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The ingestible telemetric body core temperature sensor: a review of validity and exercise applications
  1. Christopher Byrne1,
  2. Chin Leong Lim2
  1. 1School of Sport and Health Sciences, University of Exeter, Exeter, UK
  2. 2Defence Medical and Environmental Research Institute, DSO National Laboratories, Singapore, Republic of Singapore
  1. Correspondence to:
 Dr C Byrne
 School of Sport and Health Sciences, St Luke’s Campus, University of Exeter, Exeter EX1 2LU, UK; c.byrne{at}


An ingestible telemetric temperature sensor for measuring body core temperature (Tc) was first described 45 years ago, although the method has only recently gained widespread use for exercise applications. This review aims to (1) use Bland and Altman’s limits of agreement (LoA) method as a basis for quantitatively reviewing the agreement between intestinal sensor temperature (Tintestinal), oesophageal temperature (Toesophageal) and rectal temperature (Trectal) across numerous previously published validation studies; (2) review factors that may affect agreement; and (3) review the application of this technology in field-based exercise studies. The agreement between Tintestinal and Toesophageal is suggested to meet our delimitation for an acceptable level of agreement (ie, systematic bias <0.1°C and 95% LoA within ±0.4°C). The agreement between Tintestinal and Trectal shows a significant systematic bias >0.1°C, although the 95% LoA is acceptable. Tintestinal responds less rapidly than Toesophageal at the start or cessation of exercise or to a change in exercise intensity, but more rapidly than Trectal. When using this technology, care should be taken to ensure adequate control over sensor calibration and data correction, timing of ingestion and electromagnetic interference. The ingestible sensor has been applied successfully in numerous sport and occupational applications such as the continuous measurement of Tc in deep sea saturation divers, distance runners and soldiers undertaking sustained military training exercises. It is concluded that the ingestible telemetric temperature sensor represents a valid index of Tc and shows excellent utility for ambulatory field-based applications.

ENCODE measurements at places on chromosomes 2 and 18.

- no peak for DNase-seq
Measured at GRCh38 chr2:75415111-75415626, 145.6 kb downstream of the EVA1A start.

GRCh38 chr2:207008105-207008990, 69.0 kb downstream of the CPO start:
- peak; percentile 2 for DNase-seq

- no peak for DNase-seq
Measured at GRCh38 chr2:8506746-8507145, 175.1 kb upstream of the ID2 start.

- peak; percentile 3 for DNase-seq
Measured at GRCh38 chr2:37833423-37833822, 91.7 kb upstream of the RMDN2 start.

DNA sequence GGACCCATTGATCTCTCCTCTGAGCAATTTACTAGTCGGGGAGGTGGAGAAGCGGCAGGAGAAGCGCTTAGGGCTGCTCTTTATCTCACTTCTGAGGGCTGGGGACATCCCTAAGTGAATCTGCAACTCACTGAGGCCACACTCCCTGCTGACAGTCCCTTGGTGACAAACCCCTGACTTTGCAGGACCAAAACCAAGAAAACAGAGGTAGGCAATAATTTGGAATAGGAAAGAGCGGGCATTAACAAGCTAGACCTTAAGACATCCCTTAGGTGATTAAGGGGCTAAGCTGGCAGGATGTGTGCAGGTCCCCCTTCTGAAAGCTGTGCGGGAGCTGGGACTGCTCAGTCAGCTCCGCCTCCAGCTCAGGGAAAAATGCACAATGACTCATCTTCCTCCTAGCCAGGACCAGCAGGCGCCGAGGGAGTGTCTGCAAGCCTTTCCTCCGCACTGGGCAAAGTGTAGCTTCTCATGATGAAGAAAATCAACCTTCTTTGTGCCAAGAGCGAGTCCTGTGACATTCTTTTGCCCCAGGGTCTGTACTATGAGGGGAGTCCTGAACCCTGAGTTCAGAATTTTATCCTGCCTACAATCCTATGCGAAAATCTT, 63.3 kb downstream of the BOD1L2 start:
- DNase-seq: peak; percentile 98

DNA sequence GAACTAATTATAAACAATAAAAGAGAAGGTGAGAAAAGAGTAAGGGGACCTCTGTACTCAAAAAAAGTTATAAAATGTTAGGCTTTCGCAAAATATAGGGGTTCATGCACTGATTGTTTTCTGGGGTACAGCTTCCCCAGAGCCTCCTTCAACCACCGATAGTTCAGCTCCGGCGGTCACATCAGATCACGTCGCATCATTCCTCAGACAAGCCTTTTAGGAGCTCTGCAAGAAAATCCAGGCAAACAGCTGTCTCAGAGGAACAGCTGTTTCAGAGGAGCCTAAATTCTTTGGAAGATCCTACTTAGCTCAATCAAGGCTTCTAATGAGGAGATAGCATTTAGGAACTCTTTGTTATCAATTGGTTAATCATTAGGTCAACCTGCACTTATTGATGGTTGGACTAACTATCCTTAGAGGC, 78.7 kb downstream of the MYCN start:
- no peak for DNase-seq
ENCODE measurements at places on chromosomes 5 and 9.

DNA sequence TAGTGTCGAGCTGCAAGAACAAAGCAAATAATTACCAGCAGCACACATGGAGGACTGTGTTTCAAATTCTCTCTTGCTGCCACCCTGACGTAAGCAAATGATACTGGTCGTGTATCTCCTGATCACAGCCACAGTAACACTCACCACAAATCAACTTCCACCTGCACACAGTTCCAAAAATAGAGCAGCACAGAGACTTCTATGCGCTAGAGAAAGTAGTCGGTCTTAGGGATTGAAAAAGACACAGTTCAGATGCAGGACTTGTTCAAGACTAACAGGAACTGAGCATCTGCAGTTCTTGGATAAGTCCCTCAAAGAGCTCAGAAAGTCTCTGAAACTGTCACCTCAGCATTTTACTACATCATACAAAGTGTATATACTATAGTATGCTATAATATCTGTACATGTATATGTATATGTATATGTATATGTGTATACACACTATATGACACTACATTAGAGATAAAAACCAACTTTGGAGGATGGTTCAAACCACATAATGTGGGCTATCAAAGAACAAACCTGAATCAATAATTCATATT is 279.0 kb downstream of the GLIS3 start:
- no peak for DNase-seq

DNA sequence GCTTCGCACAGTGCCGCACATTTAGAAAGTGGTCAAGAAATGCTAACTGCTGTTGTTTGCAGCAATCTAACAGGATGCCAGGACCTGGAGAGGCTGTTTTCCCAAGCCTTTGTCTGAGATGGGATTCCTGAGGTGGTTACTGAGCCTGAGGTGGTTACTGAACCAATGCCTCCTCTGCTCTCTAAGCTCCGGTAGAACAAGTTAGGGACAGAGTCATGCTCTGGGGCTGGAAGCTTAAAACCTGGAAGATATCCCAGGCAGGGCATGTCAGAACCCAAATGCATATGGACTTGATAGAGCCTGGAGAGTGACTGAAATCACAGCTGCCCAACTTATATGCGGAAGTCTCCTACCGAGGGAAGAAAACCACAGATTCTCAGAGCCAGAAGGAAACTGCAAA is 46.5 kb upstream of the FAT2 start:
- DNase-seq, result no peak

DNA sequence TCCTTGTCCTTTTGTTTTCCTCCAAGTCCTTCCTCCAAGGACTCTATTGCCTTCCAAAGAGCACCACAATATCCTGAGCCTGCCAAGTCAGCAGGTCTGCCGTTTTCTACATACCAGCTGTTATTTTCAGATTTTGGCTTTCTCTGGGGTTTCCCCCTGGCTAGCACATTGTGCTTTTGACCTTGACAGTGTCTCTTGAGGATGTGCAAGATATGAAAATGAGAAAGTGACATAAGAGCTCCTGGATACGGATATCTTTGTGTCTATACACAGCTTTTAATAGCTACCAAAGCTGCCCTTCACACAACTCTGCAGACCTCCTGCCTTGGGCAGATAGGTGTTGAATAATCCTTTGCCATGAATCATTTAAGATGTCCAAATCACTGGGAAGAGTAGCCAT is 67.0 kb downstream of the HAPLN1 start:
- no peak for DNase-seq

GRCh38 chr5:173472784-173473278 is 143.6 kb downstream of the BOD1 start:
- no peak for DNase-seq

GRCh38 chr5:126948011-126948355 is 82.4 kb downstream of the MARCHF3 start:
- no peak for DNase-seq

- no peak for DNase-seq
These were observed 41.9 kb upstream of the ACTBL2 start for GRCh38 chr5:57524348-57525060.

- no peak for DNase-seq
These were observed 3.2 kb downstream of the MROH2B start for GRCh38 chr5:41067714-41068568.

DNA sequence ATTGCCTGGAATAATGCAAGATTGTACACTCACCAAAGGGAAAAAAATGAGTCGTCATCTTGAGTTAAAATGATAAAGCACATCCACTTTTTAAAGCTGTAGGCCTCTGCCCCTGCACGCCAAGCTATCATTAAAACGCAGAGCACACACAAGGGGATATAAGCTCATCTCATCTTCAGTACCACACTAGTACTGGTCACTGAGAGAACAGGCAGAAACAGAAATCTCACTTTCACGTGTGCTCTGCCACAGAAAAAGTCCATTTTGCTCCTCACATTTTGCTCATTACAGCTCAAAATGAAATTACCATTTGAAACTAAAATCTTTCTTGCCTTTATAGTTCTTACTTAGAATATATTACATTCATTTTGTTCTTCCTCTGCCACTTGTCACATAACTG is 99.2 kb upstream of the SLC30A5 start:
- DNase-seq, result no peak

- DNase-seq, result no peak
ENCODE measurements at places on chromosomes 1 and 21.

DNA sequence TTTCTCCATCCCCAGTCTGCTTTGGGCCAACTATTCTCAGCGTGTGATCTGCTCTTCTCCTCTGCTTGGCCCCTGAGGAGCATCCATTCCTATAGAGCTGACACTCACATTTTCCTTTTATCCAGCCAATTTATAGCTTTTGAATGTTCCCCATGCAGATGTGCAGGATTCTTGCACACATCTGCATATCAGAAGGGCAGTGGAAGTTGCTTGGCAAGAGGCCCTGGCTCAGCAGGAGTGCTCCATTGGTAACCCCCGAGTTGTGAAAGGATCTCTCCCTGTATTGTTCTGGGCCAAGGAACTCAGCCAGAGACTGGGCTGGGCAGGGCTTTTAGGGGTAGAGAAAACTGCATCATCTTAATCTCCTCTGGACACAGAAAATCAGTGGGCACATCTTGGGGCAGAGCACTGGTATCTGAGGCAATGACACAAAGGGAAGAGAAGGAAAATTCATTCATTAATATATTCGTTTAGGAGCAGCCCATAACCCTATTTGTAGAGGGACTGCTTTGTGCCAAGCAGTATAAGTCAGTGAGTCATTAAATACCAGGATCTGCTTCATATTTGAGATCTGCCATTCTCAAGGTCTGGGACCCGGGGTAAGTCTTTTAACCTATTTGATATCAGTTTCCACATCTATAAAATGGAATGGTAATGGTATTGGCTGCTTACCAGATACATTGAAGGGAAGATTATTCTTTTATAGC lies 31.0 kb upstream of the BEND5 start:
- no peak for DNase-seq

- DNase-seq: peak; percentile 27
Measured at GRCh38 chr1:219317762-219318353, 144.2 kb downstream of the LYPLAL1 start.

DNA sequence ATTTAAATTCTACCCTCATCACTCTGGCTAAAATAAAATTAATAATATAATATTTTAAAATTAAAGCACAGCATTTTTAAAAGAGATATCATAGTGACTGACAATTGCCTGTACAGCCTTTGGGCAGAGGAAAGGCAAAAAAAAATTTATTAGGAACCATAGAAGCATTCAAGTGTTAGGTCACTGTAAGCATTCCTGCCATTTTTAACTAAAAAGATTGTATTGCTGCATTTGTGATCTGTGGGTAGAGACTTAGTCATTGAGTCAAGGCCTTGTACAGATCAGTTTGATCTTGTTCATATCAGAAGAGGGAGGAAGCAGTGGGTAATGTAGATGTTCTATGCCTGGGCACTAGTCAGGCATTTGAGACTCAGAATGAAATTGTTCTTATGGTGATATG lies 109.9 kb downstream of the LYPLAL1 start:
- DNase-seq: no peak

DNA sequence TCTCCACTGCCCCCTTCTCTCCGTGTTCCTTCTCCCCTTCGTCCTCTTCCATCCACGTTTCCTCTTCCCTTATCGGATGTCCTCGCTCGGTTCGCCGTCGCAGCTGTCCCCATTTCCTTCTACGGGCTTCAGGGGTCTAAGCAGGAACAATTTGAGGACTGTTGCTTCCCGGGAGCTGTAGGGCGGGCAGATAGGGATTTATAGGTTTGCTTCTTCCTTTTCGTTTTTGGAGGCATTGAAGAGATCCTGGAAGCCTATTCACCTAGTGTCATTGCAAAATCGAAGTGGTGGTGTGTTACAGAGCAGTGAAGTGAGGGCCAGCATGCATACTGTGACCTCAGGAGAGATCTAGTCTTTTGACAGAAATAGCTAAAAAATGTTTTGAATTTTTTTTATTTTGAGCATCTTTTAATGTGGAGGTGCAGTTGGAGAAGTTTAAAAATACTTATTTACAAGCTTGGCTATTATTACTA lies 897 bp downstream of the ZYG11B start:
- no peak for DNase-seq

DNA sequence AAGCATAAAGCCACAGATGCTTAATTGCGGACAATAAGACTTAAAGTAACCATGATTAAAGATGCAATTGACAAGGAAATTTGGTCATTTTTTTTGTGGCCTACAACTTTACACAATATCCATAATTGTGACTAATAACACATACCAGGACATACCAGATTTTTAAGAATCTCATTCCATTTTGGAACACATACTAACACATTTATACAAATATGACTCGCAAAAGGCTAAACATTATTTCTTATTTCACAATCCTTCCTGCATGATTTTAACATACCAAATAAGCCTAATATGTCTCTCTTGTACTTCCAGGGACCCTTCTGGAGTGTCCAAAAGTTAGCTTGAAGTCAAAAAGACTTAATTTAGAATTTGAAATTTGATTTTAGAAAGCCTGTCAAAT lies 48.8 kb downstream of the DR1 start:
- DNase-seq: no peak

• LoA, limits of agreement
  • RMSD, root mean-squared deviation

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  • Published Online First 18 December 2006

  • Competing interests: None declared.